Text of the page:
Letting our children go free to become adults is tough. We can only hope we've done all we could to make them good people.
The hardest part in watching them walk away is wondering if they'll make us proud one day.
We care and nurture as they grow, and sadly, we dim their trusting eyes;
with doubt, uncertainty and fear, because the world is full of lies.
Born with no reason to care of color, faith or social status; those things inherently equal from our maker,
the traits that make the world a better place,
give way as one becomes a taker.
So we plod along as best we can and one day they will go,
and we can only hope to see the love we gave them grow.
Did we teach them right from wrong and will they stand out amongst the crowd?
Will they regain a world that they can trust and make us very proud?
We've sown our seeds and now they go, what kind of person will they be?
Will they make the world a better place, or just get lost within the sea?
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|Reviewed by Kate Burnside
|Bless you, Glen. This tears at my heart. I am blessed in that I have long since been gifted with seeing my children bloom in the later teenage years, such that they already far outstrip me, I feel, in many ways already more self-assured and ready to take their place in the world than I shall ever be. They have had a strong father figure in their life. And I am grateful. Very much. My heart grieves for those who have parented alone: alone with the turmoils and the pressures; alone to provide; alone to both mother and father their kids. They have my utmost love and respect. But it is very much with trepidation that we have to let go and allow the sea to absorb them, watching with baited breath to see if they sink or swim. We can no longer control the waves, but we can still be a refuge and a safe harbour as we watch for their safe return... Hopeful that they will still want to come visit! :)) A thoughtful and stirring write. You are a wonderful role model. TY, Kate xx|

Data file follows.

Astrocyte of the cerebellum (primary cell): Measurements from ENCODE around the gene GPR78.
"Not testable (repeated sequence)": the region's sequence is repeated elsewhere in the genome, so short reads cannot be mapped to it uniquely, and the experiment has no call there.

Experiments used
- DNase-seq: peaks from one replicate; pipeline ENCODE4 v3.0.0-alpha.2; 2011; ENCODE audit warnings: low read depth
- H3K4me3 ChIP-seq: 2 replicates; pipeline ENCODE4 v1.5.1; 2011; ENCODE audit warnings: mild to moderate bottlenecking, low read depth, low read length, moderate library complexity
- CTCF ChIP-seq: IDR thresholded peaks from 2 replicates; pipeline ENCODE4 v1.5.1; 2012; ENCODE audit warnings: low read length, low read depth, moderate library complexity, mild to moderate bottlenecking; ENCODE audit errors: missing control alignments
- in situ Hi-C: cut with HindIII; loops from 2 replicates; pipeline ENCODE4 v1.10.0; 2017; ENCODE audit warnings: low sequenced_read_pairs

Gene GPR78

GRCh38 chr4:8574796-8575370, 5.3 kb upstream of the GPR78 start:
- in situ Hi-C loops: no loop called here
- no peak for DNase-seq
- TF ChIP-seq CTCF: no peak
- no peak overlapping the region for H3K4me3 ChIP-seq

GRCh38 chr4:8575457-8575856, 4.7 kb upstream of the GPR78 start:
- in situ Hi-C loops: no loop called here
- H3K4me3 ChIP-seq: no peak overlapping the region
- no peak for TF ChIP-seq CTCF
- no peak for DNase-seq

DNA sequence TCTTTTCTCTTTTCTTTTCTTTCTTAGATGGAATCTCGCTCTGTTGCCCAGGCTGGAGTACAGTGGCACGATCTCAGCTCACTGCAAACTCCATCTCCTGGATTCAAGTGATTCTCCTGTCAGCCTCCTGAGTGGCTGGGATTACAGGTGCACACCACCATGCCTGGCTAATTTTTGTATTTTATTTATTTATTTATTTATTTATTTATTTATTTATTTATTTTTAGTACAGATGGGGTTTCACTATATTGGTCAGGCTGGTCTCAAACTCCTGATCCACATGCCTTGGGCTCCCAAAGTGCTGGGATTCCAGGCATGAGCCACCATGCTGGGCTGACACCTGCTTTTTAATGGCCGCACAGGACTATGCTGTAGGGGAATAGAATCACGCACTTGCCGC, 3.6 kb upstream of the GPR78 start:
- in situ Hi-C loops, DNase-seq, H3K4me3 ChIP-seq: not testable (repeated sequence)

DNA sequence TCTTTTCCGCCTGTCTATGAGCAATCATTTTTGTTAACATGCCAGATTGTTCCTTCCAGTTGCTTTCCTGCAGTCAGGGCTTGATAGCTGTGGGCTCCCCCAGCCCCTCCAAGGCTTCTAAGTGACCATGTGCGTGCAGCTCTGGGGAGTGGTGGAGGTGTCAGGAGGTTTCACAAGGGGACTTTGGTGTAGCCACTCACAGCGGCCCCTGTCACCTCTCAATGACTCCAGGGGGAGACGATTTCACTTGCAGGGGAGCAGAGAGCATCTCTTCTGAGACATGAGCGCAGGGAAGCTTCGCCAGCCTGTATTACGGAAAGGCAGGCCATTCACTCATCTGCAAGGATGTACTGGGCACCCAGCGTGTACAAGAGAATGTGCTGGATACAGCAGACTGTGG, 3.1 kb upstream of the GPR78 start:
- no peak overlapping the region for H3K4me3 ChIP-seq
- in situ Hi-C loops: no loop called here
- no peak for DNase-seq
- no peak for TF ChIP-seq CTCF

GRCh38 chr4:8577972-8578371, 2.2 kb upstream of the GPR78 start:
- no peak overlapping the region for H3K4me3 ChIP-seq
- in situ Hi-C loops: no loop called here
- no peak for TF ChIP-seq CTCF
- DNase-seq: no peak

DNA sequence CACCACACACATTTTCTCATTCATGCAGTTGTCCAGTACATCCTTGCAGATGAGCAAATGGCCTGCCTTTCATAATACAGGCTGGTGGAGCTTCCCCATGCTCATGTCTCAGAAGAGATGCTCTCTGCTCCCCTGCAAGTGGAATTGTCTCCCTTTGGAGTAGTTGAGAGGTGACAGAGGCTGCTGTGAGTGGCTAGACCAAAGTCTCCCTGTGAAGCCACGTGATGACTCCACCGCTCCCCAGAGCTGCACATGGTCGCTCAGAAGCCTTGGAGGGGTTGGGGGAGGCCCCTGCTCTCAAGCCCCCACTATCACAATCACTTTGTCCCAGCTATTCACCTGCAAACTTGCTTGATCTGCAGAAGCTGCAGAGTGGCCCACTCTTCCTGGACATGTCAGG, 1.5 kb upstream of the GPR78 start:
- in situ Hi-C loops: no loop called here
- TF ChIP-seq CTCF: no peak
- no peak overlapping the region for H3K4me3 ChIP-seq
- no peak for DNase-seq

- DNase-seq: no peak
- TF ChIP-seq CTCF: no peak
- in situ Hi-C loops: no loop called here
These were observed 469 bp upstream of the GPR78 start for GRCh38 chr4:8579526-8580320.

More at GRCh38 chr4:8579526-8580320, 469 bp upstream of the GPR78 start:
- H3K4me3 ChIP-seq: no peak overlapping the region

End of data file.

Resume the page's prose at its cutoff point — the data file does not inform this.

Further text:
|Reviewed by Karen Palumbo
|Through God's guiding hands we, as parents, always try to do our best and to pass on all we have learned. Once children are grown and on their own, they are free to carry what has been instilled and nurture their own dreams and hopes...Great write...
|Reviewed by Christine Alwin
|My kids are at this point now,, It is hard "Letting Go",,,But not Letting Go, would be even harder. We want the best for our children.
My oldest daughter is expecting a baby in 3 weeks,, reminding me of the cycle of life. (in our hearts we never let go). Glen this is a great write,,, really hard to review, as my children are everything to me,,, so it is hard for me to express what I am thinking,, but as a parent I am sure you understand,, as your poem expresses that.
Take Great Care, Christine
|Reviewed by Karla Dorman, The StormSpinner
To let go is the hardest part of all, but when children's lives and safety are in peril, it's for the best. Well done.
(((HUGS))) and love, Karla.
|Reviewed by Karen Lynn Vidra, The Texas Tornado
|Wonderful message in this write, Glen; very well done! BRAVO!
((HUGS))) and much love, your friend in Tx., Karen Lynn. :D
|Reviewed by Kathy Armijo
|Letting go is truly one of life's most difficult jobs. Yet, when we give them the tools and watch them fly - we can only watch with a tear in our eye, and hoping that we didn't take too much away from them.
This is awesome,
|Reviewed by ~ Holly Harbridge (Reader)
|I think for me the hardest part in watching them walk away, although they are not ready yet, is praying that they'll have a better life, and not run into the bad luck I had.(That they will make good choices.) Your poem is very moving Glen, blessings, Holly|
|Reviewed by Andy Turner (Reader)
|Great thoughts, and if they follow in your steps, they'll be mighty adults..|